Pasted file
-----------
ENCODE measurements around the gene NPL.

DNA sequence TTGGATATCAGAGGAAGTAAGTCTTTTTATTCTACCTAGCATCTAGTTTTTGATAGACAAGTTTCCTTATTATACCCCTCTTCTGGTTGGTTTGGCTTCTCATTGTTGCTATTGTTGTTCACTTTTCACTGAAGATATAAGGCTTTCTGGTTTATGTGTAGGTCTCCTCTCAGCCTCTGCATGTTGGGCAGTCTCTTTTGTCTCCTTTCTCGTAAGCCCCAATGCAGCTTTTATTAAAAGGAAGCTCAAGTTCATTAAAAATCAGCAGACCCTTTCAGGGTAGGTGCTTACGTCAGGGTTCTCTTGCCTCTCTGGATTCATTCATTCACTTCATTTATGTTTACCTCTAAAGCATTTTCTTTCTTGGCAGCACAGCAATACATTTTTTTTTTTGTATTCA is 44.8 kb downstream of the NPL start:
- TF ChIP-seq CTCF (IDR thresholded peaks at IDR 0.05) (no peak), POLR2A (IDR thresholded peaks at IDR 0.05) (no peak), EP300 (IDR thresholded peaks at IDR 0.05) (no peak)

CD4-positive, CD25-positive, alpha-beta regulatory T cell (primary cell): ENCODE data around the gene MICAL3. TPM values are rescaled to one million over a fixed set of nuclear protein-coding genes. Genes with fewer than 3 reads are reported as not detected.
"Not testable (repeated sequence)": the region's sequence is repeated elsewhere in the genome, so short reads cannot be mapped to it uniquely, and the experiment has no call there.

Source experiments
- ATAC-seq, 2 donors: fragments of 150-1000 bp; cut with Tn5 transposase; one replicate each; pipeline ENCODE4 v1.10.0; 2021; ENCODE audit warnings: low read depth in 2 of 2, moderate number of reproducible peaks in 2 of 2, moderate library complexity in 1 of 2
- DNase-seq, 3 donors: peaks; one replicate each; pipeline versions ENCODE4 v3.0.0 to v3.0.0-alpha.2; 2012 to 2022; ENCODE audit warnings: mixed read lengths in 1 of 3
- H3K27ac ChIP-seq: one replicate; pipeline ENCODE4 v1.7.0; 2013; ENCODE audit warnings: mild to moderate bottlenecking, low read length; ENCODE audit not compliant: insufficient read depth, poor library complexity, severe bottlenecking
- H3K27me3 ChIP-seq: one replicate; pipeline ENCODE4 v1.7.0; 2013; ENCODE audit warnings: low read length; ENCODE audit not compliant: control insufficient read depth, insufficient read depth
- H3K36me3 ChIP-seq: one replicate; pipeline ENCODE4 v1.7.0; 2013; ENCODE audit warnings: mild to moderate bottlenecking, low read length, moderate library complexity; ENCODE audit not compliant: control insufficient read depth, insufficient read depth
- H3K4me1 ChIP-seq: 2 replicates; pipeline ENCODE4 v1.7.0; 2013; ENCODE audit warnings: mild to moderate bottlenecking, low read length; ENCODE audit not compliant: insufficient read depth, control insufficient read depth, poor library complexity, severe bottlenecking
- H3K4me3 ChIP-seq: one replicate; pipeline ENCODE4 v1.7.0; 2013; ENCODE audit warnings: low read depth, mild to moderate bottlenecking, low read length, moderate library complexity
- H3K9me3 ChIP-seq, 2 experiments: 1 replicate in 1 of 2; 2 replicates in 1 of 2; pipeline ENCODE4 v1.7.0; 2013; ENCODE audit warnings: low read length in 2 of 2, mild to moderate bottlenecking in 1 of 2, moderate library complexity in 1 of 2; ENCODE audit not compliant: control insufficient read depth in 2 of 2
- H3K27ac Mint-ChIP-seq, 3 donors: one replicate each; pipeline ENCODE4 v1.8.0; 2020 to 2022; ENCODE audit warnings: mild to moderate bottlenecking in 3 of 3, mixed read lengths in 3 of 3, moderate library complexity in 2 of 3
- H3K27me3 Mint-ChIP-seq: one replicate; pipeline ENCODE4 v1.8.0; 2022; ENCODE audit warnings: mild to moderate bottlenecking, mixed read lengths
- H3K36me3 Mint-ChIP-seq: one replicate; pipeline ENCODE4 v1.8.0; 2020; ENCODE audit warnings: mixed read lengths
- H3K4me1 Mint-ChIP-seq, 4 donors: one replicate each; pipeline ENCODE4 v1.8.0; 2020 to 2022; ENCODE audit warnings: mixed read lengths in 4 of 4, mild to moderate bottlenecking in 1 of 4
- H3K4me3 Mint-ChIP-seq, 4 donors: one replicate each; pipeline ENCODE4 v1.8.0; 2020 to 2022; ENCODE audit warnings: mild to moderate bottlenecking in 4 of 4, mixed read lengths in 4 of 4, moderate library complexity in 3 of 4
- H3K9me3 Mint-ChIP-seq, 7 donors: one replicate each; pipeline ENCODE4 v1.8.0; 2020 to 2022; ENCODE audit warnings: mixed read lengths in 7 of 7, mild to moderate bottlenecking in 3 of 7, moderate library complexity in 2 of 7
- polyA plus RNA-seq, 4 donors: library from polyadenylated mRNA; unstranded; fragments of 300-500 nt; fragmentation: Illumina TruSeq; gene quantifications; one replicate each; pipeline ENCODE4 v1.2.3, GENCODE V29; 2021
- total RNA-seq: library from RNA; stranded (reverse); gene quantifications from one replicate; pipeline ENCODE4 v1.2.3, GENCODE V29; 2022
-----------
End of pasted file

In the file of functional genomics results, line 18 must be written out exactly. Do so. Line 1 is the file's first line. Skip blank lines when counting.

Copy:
- H3K4me1 Mint-ChIP-seq, 4 donors: one replicate each; pipeline ENCODE4 v1.8.0; 2020 to 2022; ENCODE audit warnings: mixed read lengths in 4 of 4, mild to moderate bottlenecking in 1 of 4